“We’ve always taken the line of least inconvenience regarding his attire, never asking him to wear anything that wasn’t very comfortable and easy to put on.
Like pants. If Ned has a pair of regular, zipper-up-the-front, belt-around-the-waist long pants, I’ve never seen them. Since getting out of diapers, he’s almost always worn sweatpants in cool weather and shorts in the summer…I don’t think he even owns a belt. Although he has some shirts that button up the front…his top choice daily is either a tee shirt, if it’s warm, or a sweatshirt, if it’s not. Thanks to the miracle of Velcro he’s never had to tie a shoe in his life and so has never learned how…
Ned isn’t the only one among his friends whose parents wrap their kids in sweatpants and slip-ons. When you’ve got only so much time and energy to teach a child to read, write, count, and make it to the bathroom in time, why take some of it to teach him how to button a regular shirt when he never wears one in the first place? How much easier to just button that shirt for him on the four occasions a year …when he has to wear it?” pp. 236-237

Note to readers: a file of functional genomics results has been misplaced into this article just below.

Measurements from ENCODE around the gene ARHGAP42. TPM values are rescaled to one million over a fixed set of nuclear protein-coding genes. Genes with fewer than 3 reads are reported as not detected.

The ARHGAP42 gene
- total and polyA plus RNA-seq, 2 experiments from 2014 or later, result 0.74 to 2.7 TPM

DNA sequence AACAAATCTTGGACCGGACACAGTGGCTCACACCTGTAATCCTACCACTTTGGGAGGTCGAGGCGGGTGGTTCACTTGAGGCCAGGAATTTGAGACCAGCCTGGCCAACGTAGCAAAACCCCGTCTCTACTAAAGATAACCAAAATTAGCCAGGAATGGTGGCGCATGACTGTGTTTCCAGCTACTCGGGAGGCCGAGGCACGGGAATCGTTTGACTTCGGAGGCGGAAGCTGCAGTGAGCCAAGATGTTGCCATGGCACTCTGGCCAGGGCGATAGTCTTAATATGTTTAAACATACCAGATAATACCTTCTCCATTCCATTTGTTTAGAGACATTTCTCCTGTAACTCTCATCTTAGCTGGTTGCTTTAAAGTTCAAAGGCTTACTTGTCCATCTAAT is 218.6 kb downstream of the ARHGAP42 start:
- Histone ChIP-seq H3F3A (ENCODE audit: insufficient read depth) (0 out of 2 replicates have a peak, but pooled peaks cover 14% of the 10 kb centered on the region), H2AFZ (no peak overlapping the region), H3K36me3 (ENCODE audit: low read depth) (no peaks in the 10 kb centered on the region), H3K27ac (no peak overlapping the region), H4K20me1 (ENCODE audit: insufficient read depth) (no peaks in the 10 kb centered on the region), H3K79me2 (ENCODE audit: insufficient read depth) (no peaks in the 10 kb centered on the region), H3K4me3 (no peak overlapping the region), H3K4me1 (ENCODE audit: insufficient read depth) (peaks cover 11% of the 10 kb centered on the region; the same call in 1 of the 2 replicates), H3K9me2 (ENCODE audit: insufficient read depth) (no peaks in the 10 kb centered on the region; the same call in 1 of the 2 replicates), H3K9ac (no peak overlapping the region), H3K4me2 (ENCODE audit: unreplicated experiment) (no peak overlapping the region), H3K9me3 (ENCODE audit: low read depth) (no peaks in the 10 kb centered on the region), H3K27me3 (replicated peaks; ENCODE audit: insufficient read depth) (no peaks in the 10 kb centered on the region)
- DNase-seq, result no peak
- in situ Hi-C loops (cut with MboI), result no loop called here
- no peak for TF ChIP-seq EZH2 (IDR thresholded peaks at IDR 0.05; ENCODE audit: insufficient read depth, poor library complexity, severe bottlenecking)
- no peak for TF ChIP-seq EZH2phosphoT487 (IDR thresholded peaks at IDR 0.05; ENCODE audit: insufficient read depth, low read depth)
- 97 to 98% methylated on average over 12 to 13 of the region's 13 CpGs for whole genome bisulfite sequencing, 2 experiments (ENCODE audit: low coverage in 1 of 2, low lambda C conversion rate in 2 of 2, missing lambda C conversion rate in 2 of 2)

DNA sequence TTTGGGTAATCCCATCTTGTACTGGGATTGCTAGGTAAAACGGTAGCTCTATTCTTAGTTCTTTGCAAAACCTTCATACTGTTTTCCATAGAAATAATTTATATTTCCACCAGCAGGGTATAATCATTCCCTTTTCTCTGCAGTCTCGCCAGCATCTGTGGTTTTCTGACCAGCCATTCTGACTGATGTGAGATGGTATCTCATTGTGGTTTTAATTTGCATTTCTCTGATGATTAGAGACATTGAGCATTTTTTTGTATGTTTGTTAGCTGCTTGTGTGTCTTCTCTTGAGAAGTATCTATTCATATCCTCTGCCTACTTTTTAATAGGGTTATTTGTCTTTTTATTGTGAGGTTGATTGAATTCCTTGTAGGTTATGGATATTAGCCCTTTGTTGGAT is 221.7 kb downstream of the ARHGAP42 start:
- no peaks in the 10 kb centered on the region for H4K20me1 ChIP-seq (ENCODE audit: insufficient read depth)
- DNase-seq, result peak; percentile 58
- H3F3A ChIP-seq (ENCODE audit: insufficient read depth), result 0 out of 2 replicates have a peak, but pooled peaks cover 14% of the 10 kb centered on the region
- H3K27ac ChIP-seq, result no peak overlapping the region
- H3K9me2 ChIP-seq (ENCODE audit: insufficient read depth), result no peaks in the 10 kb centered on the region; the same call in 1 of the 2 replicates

Does your loved one tie shoes or button shirts/pants? I saw a recent conversation where parents were complaining about the “special ed uniform” of sweatpants and t-shirts that they felt were terrible symbols of difference. Do you feel that way? Are elastic and Velcro just easier, or are they important ways to provide independence?
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